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Webster Adjusts to New Role as Huskers Adapt to Ever-Changing Schedule

December 04, 2020

The Huskers were supposed to spend Friday’s practice prepping to face Florida A&M on Sunday. Then COVID-19 struck at A&M, and now that game is off the schedule.

“We’re prepared for whatever,” senior guard Kobe Webster told reporters, fresh off the practice floor. “We know these times are uncertain, so we’re preparing like we’re going to have a full season. Obviously the news kind of sucks that we won’t get to play on Sunday, but I think that just gives us more time to prepare.”

Oregon is hanging out in Omaha this week and potentially looking to add another nonconference game before heading home, but don’t expect Fred Hoiberg to call up Dana Altman.

“From my understanding, I think we’re just kind of waiting it out,” Webster said. “We’re going to take this time to work on the things that we need to clean up on the floor on our end and use this time to get some rest as well because we played a lot of games in a short amount of time. This week I think will just be about us and cleaning up what we need to clean up on the floor and obviously taking care of our bodies.”

The Huskers do have a window between the trip to Creighton on Dec. 11 and the start of Big Ten play against Wisconsin on Dec. 21 to add a make-up nonconference game or two, which would be important for Derrick Walker if nothing else as he has to serve a 14-game suspension before becoming eligible.

The entire team will likely have to deal with schedule adjustments all season long. Individually, Webster is having to adjust to a new role. After starting every game at point guard for his three seasons at Western Illinois, Webster is coming off the bench at Nebraska as a graduate transfer.

“Honestly, I’ve sort of looked at it like I kind of have the same role,” Webster said. “I would say there’s less pressure on me, which I love. Coming off the bench, being able to play with a lot of the weapons that we have, but I’m that sort of spark plug in terms of instant offense. I kind of have the same role: making shots, being solid on both ends of the floor and being able to make plays. I’m loving it, to be honest.”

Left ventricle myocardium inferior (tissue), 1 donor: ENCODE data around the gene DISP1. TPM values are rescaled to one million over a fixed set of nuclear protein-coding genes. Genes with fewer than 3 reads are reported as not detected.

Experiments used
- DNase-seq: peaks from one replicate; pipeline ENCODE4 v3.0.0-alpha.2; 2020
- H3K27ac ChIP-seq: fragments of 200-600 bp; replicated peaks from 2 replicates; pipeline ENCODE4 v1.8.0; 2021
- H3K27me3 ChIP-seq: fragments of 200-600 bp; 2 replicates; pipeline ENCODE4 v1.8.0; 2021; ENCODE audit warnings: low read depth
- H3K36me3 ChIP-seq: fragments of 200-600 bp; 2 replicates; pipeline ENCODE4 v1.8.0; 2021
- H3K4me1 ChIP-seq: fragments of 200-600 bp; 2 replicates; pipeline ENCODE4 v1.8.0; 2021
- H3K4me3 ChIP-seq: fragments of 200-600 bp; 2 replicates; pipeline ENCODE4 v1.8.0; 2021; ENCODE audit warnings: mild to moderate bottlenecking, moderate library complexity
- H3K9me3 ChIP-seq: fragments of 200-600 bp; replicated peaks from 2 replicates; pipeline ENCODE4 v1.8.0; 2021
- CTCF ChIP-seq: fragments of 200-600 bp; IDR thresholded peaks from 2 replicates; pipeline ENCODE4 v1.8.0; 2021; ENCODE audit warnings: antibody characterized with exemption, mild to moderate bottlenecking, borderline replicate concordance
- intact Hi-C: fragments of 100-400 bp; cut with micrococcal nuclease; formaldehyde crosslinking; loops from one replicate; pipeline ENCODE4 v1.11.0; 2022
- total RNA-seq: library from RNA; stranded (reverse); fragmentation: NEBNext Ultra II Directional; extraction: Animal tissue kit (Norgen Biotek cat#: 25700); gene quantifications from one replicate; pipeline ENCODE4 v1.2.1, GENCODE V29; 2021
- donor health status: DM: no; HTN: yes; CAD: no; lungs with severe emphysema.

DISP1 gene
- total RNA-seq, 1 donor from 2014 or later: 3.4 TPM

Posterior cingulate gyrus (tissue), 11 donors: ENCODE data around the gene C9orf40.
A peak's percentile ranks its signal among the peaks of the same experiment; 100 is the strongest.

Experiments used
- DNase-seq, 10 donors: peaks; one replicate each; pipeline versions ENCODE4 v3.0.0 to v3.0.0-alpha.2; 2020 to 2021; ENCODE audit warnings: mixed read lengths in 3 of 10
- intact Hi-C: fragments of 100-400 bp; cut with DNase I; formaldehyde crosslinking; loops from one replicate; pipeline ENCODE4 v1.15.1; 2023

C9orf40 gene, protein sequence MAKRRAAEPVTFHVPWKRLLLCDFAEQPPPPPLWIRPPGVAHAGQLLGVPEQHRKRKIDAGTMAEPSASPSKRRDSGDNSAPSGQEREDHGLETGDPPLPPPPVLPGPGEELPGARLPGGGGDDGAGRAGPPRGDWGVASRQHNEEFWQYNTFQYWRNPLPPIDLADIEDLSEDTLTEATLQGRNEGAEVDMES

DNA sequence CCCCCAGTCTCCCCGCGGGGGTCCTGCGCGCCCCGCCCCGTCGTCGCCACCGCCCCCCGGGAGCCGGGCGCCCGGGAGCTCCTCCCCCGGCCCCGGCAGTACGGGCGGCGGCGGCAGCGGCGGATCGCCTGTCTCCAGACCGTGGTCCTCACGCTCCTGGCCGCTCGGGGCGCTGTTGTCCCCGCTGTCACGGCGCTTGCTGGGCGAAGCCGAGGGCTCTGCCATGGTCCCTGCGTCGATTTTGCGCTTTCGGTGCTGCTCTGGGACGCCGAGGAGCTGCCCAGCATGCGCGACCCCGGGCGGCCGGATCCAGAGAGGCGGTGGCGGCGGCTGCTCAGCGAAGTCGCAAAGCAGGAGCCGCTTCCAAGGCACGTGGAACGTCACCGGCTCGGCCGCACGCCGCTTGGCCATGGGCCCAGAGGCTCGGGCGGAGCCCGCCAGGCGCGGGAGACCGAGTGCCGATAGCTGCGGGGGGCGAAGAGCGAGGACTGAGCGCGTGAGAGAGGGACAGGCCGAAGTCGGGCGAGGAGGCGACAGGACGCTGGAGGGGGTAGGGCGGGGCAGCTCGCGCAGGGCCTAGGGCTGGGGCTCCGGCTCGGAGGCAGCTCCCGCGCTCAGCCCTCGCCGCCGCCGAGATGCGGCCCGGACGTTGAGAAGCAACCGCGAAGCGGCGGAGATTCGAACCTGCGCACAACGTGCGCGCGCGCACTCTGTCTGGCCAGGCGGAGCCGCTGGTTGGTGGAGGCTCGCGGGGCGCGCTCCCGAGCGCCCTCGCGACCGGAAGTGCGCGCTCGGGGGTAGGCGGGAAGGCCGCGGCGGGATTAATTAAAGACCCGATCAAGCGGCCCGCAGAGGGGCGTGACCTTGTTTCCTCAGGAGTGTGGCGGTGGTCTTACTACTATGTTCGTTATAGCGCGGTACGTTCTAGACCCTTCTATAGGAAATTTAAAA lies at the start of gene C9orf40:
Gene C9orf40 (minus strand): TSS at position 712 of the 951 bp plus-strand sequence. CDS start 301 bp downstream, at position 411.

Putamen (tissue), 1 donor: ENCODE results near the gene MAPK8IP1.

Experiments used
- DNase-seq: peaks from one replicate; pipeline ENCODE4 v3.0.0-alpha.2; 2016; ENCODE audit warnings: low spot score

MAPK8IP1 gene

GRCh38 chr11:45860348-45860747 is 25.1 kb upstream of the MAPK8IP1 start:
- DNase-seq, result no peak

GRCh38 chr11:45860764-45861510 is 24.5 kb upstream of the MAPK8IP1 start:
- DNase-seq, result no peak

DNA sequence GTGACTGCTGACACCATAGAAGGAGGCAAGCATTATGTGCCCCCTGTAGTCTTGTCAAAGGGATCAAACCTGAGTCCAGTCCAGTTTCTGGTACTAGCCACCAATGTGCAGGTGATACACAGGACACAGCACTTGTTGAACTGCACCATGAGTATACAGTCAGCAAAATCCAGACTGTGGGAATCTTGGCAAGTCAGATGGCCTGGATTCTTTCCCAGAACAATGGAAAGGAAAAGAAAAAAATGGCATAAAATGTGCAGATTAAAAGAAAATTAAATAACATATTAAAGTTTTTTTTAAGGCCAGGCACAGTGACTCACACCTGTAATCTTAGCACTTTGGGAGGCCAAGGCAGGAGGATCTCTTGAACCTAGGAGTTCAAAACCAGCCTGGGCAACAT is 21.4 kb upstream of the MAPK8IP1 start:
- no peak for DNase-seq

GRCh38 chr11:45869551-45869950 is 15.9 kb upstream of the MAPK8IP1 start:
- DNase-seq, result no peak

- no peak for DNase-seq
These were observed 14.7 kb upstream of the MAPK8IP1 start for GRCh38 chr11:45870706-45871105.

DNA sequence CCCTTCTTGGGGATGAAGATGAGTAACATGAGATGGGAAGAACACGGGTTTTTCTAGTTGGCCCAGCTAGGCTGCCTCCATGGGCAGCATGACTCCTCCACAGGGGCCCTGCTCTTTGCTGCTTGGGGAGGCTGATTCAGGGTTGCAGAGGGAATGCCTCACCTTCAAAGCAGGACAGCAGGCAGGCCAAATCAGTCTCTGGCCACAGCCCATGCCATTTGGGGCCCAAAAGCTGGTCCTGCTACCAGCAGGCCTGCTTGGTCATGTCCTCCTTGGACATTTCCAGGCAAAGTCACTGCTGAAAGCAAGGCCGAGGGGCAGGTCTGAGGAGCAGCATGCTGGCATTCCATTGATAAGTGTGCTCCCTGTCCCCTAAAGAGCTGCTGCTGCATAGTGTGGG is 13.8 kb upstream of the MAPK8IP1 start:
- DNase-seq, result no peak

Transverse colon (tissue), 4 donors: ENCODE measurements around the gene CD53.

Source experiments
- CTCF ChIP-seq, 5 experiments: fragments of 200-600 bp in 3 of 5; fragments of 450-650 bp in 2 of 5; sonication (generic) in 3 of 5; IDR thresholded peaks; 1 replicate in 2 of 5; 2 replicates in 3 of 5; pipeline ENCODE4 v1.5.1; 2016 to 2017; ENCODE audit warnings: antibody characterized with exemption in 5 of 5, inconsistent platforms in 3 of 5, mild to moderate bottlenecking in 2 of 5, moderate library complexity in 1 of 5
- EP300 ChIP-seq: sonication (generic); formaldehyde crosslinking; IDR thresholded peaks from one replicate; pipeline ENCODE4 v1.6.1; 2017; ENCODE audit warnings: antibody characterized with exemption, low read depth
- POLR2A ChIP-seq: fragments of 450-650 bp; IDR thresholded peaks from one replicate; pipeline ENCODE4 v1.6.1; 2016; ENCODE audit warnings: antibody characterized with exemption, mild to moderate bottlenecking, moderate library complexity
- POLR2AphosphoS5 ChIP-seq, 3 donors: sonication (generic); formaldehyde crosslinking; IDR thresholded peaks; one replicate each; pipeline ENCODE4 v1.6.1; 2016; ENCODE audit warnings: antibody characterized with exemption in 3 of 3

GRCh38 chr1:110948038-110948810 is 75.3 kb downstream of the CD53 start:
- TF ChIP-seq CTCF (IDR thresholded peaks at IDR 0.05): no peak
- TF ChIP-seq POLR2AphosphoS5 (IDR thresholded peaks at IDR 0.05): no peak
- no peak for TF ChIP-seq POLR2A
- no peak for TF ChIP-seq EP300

Webster is fourth on the team in scoring, averaging 10.8 points in 20.8 minutes per game through Nebraska’s first four games. With Dalano Banton and Trey McGowens starting in the backcourt, Webster can come off the bench and play alongside either one of them with all three capable of playing both on and off the ball.

“Those two guys are the real deal, both of them,” Webster said. “Trey’s pace offensively — Dalano’s too, obviously, being 6-9 he gets down the floor in about four steps. Trey is obviously an elite athlete. He’s super disruptive on the defensive end. But playing alongside them, it’s great. Like I said, it takes the pressure off of me. Especially Dalano, he’s looking to make plays; he’s not necessarily looking to score or looking to do something specific. He’s very good at reading the defense. I think you’ve seen it; in the South Dakota game he got me a couple wide open 3s just by taking a couple dribbles and attacking. Trey’s the same way, his first step is very quick so he’s able to get by defenders easily and he opens the floor up for me.”

Webster scored 11 points in Nebraska’s 76-69 win against South Dakota on Tuesday including a pair of left corner catch-and-shoot 3-pointers during a 12-2 second-half Huskers run that stretched a five-point lead into a 15-point advantage.

“We all live for those types of moments, when it’s a close game, the team is making a run and you’re able to answer back,” Webster said. “Those guys — I think Shamiel [Stevenson] passed the second one to me. But we have a ton of weapons, a ton of guys that can make plays for themselves and for others. Having those weapons and also understanding the weapons we have are very unselfish. It definitely felt good to do that and being that spark plug off the bench is a role that I’m sort of embracing.”

Webster hit those 3s, but perimeter shooting is something he and the Huskers have struggled with thus far despite generating plenty of looks. Webster — a career 37.4% shooter at Western Illinois who shot 41.3% as a sophomore — is at 26.3% through four games at Nebraska. As a team, the huskers are shooting 28.9%. Webster has “no doubt” those percentages will improve moving forward.

“We’ve gotten great looks during the four games and they just haven’t fallen,” Webster said. “Guys are in the gym every day and we know that we are capable of shooting a much higher percentage, both me individually and the team as a whole. We’re just going to keep focusing on us, we’re going to stay in the gym, keep getting our shots up, keep getting cleaning stuff up on both ends of the floor and I think we’ll be all right.”

Currently, the next game on the Huskers’ schedule is the Big Ten/ACC Challenge matchup with Georgia Tech on Wednesday. Until then, Nebraska will have plenty of practice time to focus on the things Webster said they need to clean up.

“Offensively, we need to be a little bit more crisp,” Webster said. “Today we sort of worked on having guys in different positions because we know in transition we’re not always going to be in the same spots. Having guys know every spot on the floor will definitely help us offensively and I think it will generate even more movement and pace offensively. On the defensive end, I think just kind of the X-outs, the switches and being loud on that end when we communicate is really the biggest thing right now. We’re going to keep working on those things and keep preparing for next week.”

Tipoff for Wednesday’s game is set for 6:15 p.m. CT on ESPNU.

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